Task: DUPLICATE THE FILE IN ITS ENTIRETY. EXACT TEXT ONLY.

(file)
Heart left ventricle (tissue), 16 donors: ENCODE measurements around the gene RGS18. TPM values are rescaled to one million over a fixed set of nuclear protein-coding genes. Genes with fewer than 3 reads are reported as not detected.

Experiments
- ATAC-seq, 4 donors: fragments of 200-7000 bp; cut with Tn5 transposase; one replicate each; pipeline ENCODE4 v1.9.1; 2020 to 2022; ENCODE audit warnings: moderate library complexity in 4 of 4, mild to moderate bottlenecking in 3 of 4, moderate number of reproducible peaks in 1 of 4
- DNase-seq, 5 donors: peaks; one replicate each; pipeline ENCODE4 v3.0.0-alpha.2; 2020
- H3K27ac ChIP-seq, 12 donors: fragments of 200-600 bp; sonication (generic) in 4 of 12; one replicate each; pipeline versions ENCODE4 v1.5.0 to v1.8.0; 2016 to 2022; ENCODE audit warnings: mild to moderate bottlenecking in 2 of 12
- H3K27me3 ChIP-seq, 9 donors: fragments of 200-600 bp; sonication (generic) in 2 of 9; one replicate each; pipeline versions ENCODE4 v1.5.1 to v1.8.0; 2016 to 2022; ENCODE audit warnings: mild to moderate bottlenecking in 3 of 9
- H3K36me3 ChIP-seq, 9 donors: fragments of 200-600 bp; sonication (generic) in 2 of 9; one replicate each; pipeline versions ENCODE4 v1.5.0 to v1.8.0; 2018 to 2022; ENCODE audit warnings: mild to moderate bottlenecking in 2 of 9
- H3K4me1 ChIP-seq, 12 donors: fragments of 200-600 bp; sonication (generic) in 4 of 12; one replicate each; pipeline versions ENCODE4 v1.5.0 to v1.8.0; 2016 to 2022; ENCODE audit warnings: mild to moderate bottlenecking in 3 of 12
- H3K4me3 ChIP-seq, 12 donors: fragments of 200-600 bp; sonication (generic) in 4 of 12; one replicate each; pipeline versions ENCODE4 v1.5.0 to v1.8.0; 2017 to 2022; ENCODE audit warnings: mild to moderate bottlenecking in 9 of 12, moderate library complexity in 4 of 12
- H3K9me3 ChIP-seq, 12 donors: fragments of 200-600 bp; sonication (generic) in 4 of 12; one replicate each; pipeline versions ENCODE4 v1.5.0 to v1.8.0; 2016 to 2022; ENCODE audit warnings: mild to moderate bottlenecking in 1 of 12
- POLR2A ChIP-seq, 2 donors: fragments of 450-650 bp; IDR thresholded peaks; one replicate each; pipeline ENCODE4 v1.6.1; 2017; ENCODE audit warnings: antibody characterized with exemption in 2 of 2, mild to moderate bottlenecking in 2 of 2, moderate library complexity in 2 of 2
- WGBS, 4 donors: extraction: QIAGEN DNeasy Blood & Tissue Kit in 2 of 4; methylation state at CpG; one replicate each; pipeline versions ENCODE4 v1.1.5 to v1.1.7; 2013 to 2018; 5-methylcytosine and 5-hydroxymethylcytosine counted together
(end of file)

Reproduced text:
Heart left ventricle (tissue), 16 donors: ENCODE measurements around the gene RGS18. TPM values are rescaled to one million over a fixed set of nuclear protein-coding genes. Genes with fewer than 3 reads are reported as not detected.

Experiments
- ATAC-seq, 4 donors: fragments of 200-7000 bp; cut with Tn5 transposase; one replicate each; pipeline ENCODE4 v1.9.1; 2020 to 2022; ENCODE audit warnings: moderate library complexity in 4 of 4, mild to moderate bottlenecking in 3 of 4, moderate number of reproducible peaks in 1 of 4
- DNase-seq, 5 donors: peaks; one replicate each; pipeline ENCODE4 v3.0.0-alpha.2; 2020
- H3K27ac ChIP-seq, 12 donors: fragments of 200-600 bp; sonication (generic) in 4 of 12; one replicate each; pipeline versions ENCODE4 v1.5.0 to v1.8.0; 2016 to 2022; ENCODE audit warnings: mild to moderate bottlenecking in 2 of 12
- H3K27me3 ChIP-seq, 9 donors: fragments of 200-600 bp; sonication (generic) in 2 of 9; one replicate each; pipeline versions ENCODE4 v1.5.1 to v1.8.0; 2016 to 2022; ENCODE audit warnings: mild to moderate bottlenecking in 3 of 9
- H3K36me3 ChIP-seq, 9 donors: fragments of 200-600 bp; sonication (generic) in 2 of 9; one replicate each; pipeline versions ENCODE4 v1.5.0 to v1.8.0; 2018 to 2022; ENCODE audit warnings: mild to moderate bottlenecking in 2 of 9
- H3K4me1 ChIP-seq, 12 donors: fragments of 200-600 bp; sonication (generic) in 4 of 12; one replicate each; pipeline versions ENCODE4 v1.5.0 to v1.8.0; 2016 to 2022; ENCODE audit warnings: mild to moderate bottlenecking in 3 of 12
- H3K4me3 ChIP-seq, 12 donors: fragments of 200-600 bp; sonication (generic) in 4 of 12; one replicate each; pipeline versions ENCODE4 v1.5.0 to v1.8.0; 2017 to 2022; ENCODE audit warnings: mild to moderate bottlenecking in 9 of 12, moderate library complexity in 4 of 12
- H3K9me3 ChIP-seq, 12 donors: fragments of 200-600 bp; sonication (generic) in 4 of 12; one replicate each; pipeline versions ENCODE4 v1.5.0 to v1.8.0; 2016 to 2022; ENCODE audit warnings: mild to moderate bottlenecking in 1 of 12
- POLR2A ChIP-seq, 2 donors: fragments of 450-650 bp; IDR thresholded peaks; one replicate each; pipeline ENCODE4 v1.6.1; 2017; ENCODE audit warnings: antibody characterized with exemption in 2 of 2, mild to moderate bottlenecking in 2 of 2, moderate library complexity in 2 of 2
- WGBS, 4 donors: extraction: QIAGEN DNeasy Blood & Tissue Kit in 2 of 4; methylation state at CpG; one replicate each; pipeline versions ENCODE4 v1.1.5 to v1.1.7; 2013 to 2018; 5-methylcytosine and 5-hydroxymethylcytosine counted together